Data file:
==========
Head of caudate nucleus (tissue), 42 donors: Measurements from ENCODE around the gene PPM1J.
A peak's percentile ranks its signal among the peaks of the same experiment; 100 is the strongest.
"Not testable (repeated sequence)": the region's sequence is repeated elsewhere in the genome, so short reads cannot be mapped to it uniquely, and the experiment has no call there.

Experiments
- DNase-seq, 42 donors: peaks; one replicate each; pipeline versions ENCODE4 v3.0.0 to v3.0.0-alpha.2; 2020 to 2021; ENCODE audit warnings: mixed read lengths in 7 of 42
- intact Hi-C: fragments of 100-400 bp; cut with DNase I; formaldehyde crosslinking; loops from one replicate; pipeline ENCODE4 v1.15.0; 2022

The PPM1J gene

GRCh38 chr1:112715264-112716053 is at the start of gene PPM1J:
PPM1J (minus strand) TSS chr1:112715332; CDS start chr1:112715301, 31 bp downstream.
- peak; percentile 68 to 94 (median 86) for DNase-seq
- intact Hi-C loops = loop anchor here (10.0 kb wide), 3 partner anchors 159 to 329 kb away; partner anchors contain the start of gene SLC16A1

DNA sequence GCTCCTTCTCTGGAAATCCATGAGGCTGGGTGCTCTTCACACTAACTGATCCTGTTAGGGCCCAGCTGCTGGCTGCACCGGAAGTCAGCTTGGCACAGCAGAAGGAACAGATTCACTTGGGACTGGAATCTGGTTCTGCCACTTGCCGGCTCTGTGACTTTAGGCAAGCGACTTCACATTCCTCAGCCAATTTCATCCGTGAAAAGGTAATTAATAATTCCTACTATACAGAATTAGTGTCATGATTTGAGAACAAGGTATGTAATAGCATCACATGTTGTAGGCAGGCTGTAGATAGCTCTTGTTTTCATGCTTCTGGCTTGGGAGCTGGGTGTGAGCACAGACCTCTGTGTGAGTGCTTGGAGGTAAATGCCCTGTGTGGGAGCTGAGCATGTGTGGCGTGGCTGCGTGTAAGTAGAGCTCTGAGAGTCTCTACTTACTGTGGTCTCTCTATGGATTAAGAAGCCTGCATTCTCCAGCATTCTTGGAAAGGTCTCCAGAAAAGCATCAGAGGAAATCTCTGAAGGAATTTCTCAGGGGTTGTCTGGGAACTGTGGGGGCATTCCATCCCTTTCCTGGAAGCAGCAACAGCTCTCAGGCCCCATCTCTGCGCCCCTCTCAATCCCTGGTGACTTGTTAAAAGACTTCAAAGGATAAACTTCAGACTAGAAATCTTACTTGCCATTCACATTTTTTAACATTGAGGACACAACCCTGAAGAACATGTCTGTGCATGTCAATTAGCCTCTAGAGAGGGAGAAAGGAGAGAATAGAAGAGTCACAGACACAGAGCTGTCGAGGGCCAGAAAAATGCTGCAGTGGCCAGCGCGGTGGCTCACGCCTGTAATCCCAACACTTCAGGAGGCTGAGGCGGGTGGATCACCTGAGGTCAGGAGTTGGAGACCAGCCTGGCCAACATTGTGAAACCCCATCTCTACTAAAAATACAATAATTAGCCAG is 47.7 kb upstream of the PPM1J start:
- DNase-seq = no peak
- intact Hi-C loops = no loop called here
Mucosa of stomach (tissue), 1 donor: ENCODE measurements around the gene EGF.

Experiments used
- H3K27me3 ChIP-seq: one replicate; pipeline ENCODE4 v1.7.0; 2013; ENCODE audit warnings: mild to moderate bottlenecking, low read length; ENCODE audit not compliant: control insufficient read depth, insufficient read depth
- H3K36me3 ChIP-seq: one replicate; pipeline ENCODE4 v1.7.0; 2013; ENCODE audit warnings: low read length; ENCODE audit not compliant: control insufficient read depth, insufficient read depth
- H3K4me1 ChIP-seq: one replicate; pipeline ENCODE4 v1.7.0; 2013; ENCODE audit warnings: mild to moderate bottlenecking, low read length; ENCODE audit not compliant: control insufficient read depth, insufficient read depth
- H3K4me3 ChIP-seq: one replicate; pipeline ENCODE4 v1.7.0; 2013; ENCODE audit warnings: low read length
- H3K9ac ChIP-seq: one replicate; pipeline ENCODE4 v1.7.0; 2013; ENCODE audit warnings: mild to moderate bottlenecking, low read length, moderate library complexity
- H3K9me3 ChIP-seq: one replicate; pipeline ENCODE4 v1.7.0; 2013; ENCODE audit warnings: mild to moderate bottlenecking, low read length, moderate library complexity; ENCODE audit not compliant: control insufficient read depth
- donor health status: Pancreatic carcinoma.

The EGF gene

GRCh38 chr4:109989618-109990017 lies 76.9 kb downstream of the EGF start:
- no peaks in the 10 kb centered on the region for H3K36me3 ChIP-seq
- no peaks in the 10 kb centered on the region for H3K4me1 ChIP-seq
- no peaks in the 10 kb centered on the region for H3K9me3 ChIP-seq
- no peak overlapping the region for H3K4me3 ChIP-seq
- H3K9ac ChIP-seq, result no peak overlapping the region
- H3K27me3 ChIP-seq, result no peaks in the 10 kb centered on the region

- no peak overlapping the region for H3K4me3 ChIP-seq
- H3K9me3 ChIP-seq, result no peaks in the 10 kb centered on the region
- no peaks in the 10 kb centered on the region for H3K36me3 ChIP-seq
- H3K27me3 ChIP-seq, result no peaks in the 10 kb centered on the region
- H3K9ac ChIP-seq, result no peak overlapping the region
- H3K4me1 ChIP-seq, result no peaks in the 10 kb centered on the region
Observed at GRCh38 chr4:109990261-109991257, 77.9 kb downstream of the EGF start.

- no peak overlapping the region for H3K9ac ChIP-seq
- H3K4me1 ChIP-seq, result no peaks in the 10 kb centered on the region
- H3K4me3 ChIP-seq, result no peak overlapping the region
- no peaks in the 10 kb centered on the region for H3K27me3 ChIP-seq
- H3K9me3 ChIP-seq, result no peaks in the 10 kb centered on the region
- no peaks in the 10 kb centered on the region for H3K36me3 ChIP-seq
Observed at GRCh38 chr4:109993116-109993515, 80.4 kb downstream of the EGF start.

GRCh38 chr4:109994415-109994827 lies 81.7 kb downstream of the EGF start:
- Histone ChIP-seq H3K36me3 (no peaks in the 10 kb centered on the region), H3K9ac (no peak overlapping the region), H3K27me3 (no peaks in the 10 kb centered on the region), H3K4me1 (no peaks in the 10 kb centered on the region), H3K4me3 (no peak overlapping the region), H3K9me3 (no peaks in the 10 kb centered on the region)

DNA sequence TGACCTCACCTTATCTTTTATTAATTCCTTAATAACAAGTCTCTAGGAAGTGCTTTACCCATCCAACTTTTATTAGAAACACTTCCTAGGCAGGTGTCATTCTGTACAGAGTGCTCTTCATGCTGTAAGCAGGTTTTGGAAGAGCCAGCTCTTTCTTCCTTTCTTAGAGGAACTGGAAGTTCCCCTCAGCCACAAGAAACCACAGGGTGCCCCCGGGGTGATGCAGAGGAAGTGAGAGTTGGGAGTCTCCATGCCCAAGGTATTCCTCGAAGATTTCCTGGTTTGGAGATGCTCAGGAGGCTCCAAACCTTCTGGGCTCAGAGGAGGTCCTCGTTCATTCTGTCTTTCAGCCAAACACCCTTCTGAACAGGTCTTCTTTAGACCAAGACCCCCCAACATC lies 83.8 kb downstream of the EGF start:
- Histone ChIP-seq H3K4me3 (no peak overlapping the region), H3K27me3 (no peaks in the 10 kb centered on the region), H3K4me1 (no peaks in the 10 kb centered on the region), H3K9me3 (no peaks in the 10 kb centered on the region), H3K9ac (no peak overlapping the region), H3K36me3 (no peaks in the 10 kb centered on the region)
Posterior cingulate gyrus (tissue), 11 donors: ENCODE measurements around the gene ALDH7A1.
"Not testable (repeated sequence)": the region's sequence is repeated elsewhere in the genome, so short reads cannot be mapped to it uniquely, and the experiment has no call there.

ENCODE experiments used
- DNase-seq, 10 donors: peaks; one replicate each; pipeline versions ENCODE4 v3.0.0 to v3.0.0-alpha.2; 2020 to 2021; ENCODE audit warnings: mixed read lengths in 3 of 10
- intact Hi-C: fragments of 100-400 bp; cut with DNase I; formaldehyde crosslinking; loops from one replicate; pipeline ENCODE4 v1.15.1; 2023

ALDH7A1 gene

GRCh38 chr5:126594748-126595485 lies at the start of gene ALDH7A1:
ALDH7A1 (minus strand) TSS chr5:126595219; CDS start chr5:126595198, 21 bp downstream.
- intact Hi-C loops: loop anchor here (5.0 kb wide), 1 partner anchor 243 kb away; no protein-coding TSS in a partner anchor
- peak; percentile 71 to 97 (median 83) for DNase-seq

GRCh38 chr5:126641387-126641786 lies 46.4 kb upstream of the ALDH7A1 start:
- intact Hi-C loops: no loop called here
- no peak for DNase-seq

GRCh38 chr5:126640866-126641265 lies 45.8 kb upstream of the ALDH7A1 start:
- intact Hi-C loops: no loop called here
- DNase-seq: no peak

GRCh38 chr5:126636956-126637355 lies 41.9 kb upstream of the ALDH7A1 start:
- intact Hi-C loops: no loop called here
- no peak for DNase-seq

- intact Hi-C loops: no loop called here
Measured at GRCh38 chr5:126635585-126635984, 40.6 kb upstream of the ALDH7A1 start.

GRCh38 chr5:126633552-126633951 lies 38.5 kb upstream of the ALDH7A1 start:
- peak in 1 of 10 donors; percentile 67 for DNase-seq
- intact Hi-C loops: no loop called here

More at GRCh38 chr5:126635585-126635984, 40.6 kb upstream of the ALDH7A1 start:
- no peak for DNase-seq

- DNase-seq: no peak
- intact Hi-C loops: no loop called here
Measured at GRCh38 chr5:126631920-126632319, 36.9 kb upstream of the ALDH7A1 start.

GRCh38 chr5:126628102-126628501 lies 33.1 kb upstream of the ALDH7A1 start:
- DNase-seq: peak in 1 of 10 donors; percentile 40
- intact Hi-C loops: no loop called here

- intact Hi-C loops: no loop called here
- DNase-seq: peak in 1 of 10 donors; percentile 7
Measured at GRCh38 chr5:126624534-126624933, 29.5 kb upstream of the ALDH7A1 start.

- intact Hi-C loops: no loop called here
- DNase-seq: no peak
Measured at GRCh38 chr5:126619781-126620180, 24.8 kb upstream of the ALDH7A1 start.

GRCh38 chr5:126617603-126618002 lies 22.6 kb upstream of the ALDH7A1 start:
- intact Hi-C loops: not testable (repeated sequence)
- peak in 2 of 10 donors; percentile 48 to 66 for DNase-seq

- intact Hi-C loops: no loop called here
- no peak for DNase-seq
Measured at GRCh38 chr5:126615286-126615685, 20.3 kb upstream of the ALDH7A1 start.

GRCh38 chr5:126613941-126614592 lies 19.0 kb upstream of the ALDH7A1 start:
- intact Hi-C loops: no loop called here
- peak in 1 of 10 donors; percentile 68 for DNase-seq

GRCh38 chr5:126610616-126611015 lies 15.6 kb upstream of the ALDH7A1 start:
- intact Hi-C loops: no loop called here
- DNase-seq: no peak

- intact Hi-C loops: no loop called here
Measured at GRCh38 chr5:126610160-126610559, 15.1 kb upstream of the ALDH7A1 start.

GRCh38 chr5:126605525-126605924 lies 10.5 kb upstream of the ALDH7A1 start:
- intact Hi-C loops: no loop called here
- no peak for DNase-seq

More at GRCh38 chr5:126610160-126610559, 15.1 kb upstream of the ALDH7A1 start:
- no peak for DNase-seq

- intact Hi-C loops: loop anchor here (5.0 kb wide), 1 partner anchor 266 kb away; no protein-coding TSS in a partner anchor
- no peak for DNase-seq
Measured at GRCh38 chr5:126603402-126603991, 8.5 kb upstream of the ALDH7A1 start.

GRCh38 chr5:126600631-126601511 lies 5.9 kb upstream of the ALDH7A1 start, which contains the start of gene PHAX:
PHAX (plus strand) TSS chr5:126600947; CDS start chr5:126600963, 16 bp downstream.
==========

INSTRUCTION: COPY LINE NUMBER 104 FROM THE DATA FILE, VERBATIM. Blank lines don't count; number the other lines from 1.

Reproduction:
- no peak for DNase-seq